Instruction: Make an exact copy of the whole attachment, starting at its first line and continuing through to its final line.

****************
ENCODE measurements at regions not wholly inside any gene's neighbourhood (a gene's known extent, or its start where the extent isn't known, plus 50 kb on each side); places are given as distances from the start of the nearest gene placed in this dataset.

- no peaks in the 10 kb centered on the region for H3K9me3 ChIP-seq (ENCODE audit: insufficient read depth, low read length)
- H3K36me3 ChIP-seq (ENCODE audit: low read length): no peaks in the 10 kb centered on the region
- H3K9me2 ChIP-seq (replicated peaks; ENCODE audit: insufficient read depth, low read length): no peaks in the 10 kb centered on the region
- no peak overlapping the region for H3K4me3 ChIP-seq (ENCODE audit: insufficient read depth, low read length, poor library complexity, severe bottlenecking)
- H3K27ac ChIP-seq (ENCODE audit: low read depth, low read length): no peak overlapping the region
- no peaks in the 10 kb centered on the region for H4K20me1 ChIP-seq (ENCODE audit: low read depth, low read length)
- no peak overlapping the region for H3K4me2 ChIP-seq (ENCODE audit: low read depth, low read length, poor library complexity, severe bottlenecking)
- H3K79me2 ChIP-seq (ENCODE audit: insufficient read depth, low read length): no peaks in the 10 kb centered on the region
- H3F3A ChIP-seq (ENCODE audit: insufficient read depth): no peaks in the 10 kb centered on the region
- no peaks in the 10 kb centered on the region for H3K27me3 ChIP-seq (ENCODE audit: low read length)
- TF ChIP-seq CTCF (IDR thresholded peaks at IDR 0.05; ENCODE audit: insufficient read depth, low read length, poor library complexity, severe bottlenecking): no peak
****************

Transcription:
ENCODE measurements at regions not wholly inside any gene's neighbourhood (a gene's known extent, or its start where the extent isn't known, plus 50 kb on each side); places are given as distances from the start of the nearest gene placed in this dataset.

- no peaks in the 10 kb centered on the region for H3K9me3 ChIP-seq (ENCODE audit: insufficient read depth, low read length)
- H3K36me3 ChIP-seq (ENCODE audit: low read length): no peaks in the 10 kb centered on the region
- H3K9me2 ChIP-seq (replicated peaks; ENCODE audit: insufficient read depth, low read length): no peaks in the 10 kb centered on the region
- no peak overlapping the region for H3K4me3 ChIP-seq (ENCODE audit: insufficient read depth, low read length, poor library complexity, severe bottlenecking)
- H3K27ac ChIP-seq (ENCODE audit: low read depth, low read length): no peak overlapping the region
- no peaks in the 10 kb centered on the region for H4K20me1 ChIP-seq (ENCODE audit: low read depth, low read length)
- no peak overlapping the region for H3K4me2 ChIP-seq (ENCODE audit: low read depth, low read length, poor library complexity, severe bottlenecking)
- H3K79me2 ChIP-seq (ENCODE audit: insufficient read depth, low read length): no peaks in the 10 kb centered on the region
- H3F3A ChIP-seq (ENCODE audit: insufficient read depth): no peaks in the 10 kb centered on the region
- no peaks in the 10 kb centered on the region for H3K27me3 ChIP-seq (ENCODE audit: low read length)
- TF ChIP-seq CTCF (IDR thresholded peaks at IDR 0.05; ENCODE audit: insufficient read depth, low read length, poor library complexity, severe bottlenecking): no peak